A homeowners insurance policy is a package of several different types of coverage. The primary coverage is for the home itself, followed by insurance coverage for the other structures on the property. Liability for damages or injuries is another part of your home insurance policy, and so is your personal property. Finally, a homeowners insurance policy offers coverage for "loss of use," which can be used to reduce the hardships of picking up after a disaster that prevents you from living in your home.
Loss of use coverage reimburses you for expenses due to damages caused by a covered peril. If you can't go home at all, this part of your policy will pay for lodging, meals and incidental expenses such as laundry or transportation. You will need to save the receipts and explain how each one is necessary to maintain the standard of living your family is accustomed to, and the insurance company will reimburse you for the costs when your claim is settled.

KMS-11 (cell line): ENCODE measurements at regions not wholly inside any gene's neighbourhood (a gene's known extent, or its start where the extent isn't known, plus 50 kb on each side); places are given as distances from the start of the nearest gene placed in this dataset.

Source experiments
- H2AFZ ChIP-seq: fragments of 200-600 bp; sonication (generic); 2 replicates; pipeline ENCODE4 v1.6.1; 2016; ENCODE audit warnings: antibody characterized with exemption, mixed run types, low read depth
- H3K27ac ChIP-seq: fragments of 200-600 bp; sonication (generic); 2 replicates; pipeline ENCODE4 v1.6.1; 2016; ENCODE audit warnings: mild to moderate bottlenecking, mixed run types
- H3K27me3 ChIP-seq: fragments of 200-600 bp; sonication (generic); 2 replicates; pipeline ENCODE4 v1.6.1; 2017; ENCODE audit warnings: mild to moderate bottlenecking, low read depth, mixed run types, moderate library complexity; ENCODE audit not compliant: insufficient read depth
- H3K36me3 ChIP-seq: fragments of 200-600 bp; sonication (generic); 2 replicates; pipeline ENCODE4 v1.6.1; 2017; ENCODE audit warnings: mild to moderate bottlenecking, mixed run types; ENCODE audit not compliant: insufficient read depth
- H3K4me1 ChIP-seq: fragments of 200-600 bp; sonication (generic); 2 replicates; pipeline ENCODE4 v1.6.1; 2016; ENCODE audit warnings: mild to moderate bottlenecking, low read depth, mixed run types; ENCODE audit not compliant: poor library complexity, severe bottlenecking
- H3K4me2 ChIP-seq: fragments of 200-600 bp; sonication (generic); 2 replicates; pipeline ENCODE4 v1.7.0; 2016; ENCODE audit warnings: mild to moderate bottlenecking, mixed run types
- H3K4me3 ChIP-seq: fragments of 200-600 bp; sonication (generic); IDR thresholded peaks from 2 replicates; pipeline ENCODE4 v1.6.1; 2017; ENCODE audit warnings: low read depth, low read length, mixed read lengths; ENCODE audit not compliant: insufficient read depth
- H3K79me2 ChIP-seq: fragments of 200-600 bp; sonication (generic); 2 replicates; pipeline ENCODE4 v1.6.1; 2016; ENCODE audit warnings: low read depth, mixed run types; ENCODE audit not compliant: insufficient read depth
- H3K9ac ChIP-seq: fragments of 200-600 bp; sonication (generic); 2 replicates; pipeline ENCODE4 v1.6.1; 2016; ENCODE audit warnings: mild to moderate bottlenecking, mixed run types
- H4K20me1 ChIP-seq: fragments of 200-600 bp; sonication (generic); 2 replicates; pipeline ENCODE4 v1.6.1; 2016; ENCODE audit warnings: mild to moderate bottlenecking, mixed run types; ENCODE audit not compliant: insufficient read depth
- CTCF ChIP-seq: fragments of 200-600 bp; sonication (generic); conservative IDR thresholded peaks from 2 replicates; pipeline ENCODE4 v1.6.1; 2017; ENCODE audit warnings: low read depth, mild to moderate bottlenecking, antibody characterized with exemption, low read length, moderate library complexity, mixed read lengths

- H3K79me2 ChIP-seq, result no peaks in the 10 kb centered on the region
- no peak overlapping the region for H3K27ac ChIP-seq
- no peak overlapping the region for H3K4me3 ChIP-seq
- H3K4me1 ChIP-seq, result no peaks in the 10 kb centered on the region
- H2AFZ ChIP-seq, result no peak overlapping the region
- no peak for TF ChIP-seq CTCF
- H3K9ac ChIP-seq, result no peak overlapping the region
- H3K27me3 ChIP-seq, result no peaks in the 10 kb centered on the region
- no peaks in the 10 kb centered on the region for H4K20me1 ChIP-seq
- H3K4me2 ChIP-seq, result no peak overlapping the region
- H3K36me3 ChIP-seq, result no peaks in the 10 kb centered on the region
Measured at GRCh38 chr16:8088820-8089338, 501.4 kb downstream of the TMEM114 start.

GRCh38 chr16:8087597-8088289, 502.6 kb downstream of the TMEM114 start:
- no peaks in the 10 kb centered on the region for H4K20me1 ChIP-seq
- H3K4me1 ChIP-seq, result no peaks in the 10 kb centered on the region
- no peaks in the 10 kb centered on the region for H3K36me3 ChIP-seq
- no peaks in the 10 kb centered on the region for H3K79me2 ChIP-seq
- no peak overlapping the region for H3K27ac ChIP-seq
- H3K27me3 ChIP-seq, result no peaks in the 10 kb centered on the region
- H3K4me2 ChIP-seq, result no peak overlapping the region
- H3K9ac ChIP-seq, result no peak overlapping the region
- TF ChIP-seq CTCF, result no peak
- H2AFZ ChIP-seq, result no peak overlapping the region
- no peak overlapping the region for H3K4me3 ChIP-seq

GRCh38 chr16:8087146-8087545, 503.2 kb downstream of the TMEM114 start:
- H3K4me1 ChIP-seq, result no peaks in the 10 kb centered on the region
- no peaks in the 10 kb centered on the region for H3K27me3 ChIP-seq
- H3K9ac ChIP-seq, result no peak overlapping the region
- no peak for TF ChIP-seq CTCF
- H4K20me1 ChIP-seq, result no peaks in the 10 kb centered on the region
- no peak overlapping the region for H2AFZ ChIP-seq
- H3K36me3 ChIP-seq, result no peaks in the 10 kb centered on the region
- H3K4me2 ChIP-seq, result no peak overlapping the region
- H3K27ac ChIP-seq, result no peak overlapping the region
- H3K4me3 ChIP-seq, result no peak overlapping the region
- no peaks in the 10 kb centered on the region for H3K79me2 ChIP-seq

If your home is completely destroyed, Loss of use will reimburse you for most of the immediate costs of living. On the other hand, loss of use insurance also pays for partial loss, such as not being able to use your kitchen because of a fire, or losing the ability to do laundry when your wash-house is destroyed by a falling tree during a storm.
As with other types of coverage, there will be limits to the amount you can claim as loss of use. Typically, the limits for a loss of use claim will be a percentage of your total policy value, but every insurance company will handle such claims differently. Read your policy carefully or contact your insurance company to get more information about how loss of use claims will help you pay the bills when you can't go home.